Articles by John Ballantyne
Ballantyne has created the "Three Vectors of Value" for video surveillance - Awareness, Evidence and Behaviiour The annual global expenditure in new video surveillance systems is currently estimated at about 20 billion USD and grows at a rate of better than 15% per year. To those of us in the business, these figures both encourage and validate. The expenditure is impressive, but only because commensurate value is delivered. That is, we expect expenditure and value to balance. But as someone who makes a living creating advanced video technology, I’ve wanted to answer a very important question: what are the fundamental reasons why customers pay for video surveillance systems? In other words, I wanted to articulate the value proposition. Value space To help answer my question, I created what I call the “Three Vectors of Value”. These correspond to the three most basic reasons I could imagine users would value video surveillance: Awareness, Evidence, and Behaviour. Taken together, these vectors form a value space. Video cameras extend a user’s awareness of large and potentially complex areas and thereby enhance their understanding of unfolding events. Video recordings provide accurate and objective evidence about incidents that can be used for investigation and prosecution after-the-fact. Finally, the perceived presence of video cameras affects the way people behave; “bad” behaviour is deterred, and “good” people feel more secure. To the extent that one or more of these vectors is amplified via technological enhancements, the value space will grow. For almost any example of a video surveillance installation, we can recognise value along one or more of these vectors. See bigger image With the idea of value space in mind, we can see how traditional CCTV created value. This diagram to the right shows how the basic building blocks of a CCTV system map to each of the value vectors The live-view monitor provides awareness, the recorder provides evidence, and the camera’s physical presence affects the behaviour of those who are under its watch. CCTV technology, based on the analogue video standards known as PAL and NTSC, incrementally and steadily improved during the decades from the early 1960s to the late 90s, and in fact, its legacy and momentum have continued to the present day. The technological improvements led to an increase in each of the value vectors, and hence, growth of the value space over time. Disruptive rise of IP security technology See bigger image More recently, a disruptive change occurred with the application of Internet Protocol (IP) technology to video surveillance. The potential impact of IP on each of the value vectors is enormous. The revised diagram shows how each and every functional element in the surveillance system has changed. IP paved the way for breakthroughs in image quality, system scalability, storage capacity, control, and accessibility – each pushing the value vectors well beyond the limits of CCTV. However, while IP-based surveillance technology opens up vast new value potential, the traditional security supply ecosystem of manufacturers, consultants, integrators and installers found it challenging to cope with the increased technological complexity that comes with IP. Why? The Information Technology world is filled with a bewildering array of communications and control protocols, data exchange mechanisms, file formats – and an alphabet soup of acronyms by which to label them. Security integrators and installers typically did not have strong IT skills. As a result, there was a somewhat slower uptake of IP-based surveillance than many were predicting a decade ago. ONVIF streamlines integration Fortunately, a few equipment manufacturers understood the need for more streamlined and effective ways of integrating devices and software into systems. They created the Open Network Video Interface Forum (ONVIF) in 2008. Their goal was to ensure interoperability between IP-based physical security products regardless of manufacturer. Soon thereafter, they were joined by developers from several other interested companies who volunteered countless hours through committees and working groups to collaborate on technical specifications and testing. The industry acceptance of ONVIF has been spectacular, with a current roster of over 500 member companies and thousands of conformant products listed. The market share growth for IP-based surveillance over traditional CCTV and other HD CCTV technologies recently is not merely coincidental – there is no doubt the existence of ONVIF has had a major influence in the market. We have entered the age of connectedness, when "the Cloud" and "the Internet of Things" offer fantastic opportunities for new value creation IP-video surveillance, helped by ONVIF standards, has created new value, but has only just begun to fulfil its potential. Not only has it overcome virtually all the technical limitations of traditional CCTV, it promises to reach beyond the sphere of security surveillance to many other applications, security and otherwise. This is because IP has emerged as the predominant means of interconnectivity in virtually every domain: Transportation and logistics, building automation, retail management, manufacturing, and e-commerce – to name a few. This is often referred to as “convergence”. We have entered the age of connectedness, when “the Cloud” and “the Internet of Things” offer fantastic opportunities for new value creation. But make no mistake; the challenges of integrating systems across domains will be staggering. And just as it took an industry-led organisation like ONVIF to emerge to tame the complexities of IP-based surveillance for the benefit of security industry practitioners, it will take similar leadership and collective will to create standards for those who will to create value on the new frontiers that exist beyond traditional security applications. The question is, will the security industry lead or follow?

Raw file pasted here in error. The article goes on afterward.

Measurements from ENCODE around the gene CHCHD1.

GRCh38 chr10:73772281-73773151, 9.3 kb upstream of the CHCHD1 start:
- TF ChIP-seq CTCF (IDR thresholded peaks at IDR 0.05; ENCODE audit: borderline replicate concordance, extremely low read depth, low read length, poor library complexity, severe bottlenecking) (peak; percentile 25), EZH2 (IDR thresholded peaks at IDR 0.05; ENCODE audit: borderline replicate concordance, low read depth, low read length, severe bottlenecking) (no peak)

On behalf of ONVIF Steering Committee, Per Björkdahl shared the goals and strategies for the upcoming year ONVIF, the leading global standardisation initiative for IP-based physical security products, hosted its annual membership meeting and elections in late October, providing an update to members on ONVIF activities and accomplishments over the past year. Attendees around the world heard presentations on such activities as the development and publication of two new profiles (release candidates) in 2015, the launch of a false conformance reporting tool on the ONVIF website and the organisation’s ongoing membership and growth in conformant products. Attendees in the annual meeting, held via webinar, were welcomed by ONVIF Steering Committee Chairman Per Björkdahl, who discussed how ONVIF had recently reached several milestones as an organisation by virtue of its 500 member companies and more than 5,000 ONVIF conformant products available in the physical security market today. ONVIF’s goals and strategies for upcoming year On behalf of the ONVIF Steering Committee, Björkdahl shared the goals and strategies for the upcoming year, asking member companies for increased involvement in ONVIF’s work and inviting members to share their ONVIF success stories. He also noted the growing acceptance by the industry at large. “ONVIF has made incredible strides since our formation in 2008,” Björkdahl said. “Together, we have developed five profiles, offered education and networking opportunities to thousands of people and have gained broad acceptance within the physical security industry. Above all, we a member-driven group, so we thank all of our members for their hard work and dedication,” said Björkdahl. "Together, we have developed five profiles, offered education and networking opportunities to thousands of people and have gained broad acceptance within the physical security industry" ONVIF’s committees The election results for ONVIF’s committees were announced as well. Mayur Salgar of Honeywell was named to the Steering Committee, along with Kim Loy of Pelco by Schneider Electric. For the Technical Committee, Honeywell’s Ramesh Subbaiah, Pelco by Schneider Electric’s Steve Wolf, Panasonic’s Hasan Ozdemir and Siemens’ Suresh Krishnamurthy were elected. Bob Dolan of Anixter was re-elected to the Technical Services Committee, joined by committee members Fen Chen of Hikvision and Andrew Downs of Pelco by Schneider Electric. ONVIF’s newly elected Communication Committee members are Mike Mao of Honeywell, Greg Alcorn of Oncam Grandeye, Jason Spielfogel of Pelco by Schneider Electric and John Ballantyne of VerifEye Technologies. Hans Busch of Bosch, ONVIF Technology Committee Chair, spoke to members about ONVIF’s newest set of network interface specifications and advised them of an upcoming specification release that will encompass video related features. Technical Services Committee Chair Andreas Schneider of Sony shared the timeline for upcoming profile releases through 2018 and spoke about the 13th Developers’ Plugfest, to be held November 11-13, 2015, in Hangzhou, China. ONVIF Communications Chair Stuart Rawling of Pelco by Schneider Electric closed the meeting with a recap of the ONVIF presence at various trade shows throughout 2015, the forum’s public relations and social media efforts and the findings of an ongoing market awareness survey about ONVIF and its various profiles. ONVIF Profile conformant products Founded in 2008, ONVIF now consists of more than 500 member companies in six continents and more than 5,000 Profile conformant products. With Profile S for streaming video; Profile G for recording and storage; Profile C for physical access control and the Release Candidates Profile A, for access control configuration, and Profile Q, for easy installation and advanced security features, ONVIF continues to work with its members to expand the number of IP interoperability solutions ONVIF conformant products can provide.